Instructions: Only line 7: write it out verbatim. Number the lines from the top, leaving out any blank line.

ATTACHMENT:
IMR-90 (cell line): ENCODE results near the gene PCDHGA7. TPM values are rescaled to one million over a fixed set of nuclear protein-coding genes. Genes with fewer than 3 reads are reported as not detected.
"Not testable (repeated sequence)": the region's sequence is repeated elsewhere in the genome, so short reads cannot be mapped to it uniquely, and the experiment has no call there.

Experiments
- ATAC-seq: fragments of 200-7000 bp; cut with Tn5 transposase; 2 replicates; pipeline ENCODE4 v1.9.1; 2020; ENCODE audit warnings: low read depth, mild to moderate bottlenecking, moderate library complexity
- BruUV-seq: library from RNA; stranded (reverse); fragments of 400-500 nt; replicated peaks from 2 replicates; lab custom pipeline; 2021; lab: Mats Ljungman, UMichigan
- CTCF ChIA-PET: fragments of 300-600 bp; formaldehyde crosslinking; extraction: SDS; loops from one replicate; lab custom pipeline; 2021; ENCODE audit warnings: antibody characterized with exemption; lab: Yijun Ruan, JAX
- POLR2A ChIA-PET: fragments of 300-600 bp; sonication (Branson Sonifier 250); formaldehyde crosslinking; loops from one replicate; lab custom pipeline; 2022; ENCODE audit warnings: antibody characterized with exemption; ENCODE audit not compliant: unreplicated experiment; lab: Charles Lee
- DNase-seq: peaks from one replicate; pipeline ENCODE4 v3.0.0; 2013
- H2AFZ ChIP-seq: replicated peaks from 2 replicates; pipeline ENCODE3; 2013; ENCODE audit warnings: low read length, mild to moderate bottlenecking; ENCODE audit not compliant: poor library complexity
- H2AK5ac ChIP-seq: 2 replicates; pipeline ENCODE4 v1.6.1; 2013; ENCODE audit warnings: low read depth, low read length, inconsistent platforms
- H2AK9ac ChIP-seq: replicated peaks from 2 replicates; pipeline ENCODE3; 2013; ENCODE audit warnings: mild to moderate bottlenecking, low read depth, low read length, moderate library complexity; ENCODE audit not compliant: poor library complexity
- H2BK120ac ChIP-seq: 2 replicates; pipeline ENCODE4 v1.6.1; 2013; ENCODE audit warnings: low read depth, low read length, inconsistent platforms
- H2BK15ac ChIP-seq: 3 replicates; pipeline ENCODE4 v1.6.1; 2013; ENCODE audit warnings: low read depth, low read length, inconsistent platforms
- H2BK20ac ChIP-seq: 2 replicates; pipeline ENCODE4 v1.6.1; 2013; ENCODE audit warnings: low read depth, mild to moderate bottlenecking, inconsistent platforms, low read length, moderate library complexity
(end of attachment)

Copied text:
- POLR2A ChIA-PET: fragments of 300-600 bp; sonication (Branson Sonifier 250); formaldehyde crosslinking; loops from one replicate; lab custom pipeline; 2022; ENCODE audit warnings: antibody characterized with exemption; ENCODE audit not compliant: unreplicated experiment; lab: Charles Lee